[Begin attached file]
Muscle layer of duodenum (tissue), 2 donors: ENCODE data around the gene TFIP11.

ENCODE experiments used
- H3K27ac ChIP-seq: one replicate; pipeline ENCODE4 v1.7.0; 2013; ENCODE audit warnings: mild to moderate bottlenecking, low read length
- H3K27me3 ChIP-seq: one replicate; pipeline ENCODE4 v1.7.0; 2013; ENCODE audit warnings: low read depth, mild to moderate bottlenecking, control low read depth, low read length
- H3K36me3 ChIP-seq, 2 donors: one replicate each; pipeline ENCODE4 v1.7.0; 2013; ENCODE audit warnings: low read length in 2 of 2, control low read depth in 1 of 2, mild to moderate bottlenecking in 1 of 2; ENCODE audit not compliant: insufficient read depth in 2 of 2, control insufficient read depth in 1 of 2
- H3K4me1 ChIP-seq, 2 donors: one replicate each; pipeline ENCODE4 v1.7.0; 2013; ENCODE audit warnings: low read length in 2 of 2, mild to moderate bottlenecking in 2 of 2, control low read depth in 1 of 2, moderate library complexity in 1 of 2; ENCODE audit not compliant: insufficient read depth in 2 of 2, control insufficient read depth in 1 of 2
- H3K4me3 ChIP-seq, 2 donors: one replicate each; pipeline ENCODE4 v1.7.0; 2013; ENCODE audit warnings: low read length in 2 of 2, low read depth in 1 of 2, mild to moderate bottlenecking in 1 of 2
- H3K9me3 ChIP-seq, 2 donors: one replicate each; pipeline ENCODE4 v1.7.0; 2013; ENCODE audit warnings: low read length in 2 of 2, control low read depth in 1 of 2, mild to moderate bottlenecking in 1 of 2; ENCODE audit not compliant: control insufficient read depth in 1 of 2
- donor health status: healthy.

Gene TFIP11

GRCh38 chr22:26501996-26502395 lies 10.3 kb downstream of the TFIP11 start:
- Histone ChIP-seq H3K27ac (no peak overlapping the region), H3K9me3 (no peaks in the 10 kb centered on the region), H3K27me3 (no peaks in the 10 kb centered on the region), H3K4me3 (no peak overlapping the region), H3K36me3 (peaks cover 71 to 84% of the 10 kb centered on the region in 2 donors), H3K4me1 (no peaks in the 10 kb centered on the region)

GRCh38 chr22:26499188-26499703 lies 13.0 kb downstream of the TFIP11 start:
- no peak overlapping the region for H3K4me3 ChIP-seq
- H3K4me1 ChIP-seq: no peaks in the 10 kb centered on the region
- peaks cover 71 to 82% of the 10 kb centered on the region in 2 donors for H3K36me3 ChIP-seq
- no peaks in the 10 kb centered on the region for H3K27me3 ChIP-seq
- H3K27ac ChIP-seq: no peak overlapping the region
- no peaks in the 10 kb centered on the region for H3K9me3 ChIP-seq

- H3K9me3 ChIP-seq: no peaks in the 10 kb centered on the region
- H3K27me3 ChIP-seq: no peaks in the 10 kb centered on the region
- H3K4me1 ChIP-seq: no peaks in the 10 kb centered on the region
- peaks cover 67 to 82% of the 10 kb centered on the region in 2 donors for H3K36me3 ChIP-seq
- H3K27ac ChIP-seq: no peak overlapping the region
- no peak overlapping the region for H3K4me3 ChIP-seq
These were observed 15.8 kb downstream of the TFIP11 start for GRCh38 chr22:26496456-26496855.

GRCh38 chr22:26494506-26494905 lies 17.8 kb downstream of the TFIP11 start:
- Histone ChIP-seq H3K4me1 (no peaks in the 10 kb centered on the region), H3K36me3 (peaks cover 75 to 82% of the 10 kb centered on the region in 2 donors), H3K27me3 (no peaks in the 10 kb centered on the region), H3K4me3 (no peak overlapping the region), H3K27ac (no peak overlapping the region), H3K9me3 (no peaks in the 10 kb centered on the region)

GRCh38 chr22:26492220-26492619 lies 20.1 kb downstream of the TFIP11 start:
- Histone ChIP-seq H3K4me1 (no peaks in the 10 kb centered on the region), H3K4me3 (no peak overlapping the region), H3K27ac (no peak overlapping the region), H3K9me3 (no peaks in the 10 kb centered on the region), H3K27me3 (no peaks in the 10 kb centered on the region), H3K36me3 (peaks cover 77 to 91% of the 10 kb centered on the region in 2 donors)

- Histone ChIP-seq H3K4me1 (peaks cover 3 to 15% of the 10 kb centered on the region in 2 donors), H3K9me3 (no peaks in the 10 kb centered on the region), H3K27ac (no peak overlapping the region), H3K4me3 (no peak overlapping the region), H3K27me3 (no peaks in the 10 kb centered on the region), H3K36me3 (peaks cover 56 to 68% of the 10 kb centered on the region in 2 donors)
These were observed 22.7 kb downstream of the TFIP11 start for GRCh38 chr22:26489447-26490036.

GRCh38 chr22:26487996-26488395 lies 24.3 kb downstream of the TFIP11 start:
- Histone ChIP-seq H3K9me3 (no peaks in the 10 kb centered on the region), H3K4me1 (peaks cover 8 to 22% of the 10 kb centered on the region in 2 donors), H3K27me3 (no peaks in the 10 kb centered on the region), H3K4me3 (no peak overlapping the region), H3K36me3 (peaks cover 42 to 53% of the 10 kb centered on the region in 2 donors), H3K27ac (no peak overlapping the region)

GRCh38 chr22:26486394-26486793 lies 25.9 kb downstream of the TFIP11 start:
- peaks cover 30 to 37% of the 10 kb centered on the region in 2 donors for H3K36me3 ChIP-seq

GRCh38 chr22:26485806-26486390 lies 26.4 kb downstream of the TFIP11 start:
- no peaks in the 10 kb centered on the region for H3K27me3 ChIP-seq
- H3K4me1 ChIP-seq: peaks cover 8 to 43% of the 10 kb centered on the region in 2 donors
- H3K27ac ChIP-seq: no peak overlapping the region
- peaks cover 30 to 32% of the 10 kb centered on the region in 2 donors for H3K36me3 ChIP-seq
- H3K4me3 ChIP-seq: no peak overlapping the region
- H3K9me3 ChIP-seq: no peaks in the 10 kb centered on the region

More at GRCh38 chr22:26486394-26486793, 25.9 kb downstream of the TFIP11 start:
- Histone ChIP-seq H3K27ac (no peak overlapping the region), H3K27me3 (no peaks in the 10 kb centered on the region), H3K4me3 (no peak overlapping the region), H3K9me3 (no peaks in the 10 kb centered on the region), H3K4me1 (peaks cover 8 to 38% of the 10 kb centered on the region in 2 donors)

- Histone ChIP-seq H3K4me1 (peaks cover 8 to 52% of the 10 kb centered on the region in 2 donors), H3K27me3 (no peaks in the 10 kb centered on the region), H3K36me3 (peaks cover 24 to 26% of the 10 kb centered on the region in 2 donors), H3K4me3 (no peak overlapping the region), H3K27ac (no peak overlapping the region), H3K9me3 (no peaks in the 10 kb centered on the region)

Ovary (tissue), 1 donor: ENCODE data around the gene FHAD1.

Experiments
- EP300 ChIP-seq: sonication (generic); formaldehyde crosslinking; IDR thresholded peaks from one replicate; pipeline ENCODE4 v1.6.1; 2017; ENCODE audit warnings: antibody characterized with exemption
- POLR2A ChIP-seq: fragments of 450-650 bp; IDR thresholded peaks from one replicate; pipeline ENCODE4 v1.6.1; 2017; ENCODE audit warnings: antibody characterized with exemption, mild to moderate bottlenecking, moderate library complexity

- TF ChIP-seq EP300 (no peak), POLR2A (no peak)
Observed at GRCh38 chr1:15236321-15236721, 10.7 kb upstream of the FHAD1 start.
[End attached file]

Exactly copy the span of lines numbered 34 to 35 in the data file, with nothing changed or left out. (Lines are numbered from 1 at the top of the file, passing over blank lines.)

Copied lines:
- Histone ChIP-seq H3K9me3 (no peaks in the 10 kb centered on the region), H3K4me1 (peaks cover 8 to 22% of the 10 kb centered on the region in 2 donors), H3K27me3 (no peaks in the 10 kb centered on the region), H3K4me3 (no peak overlapping the region), H3K36me3 (peaks cover 42 to 53% of the 10 kb centered on the region in 2 donors), H3K27ac (no peak overlapping the region)

GRCh38 chr22:26486394-26486793 lies 25.9 kb downstream of the TFIP11 start: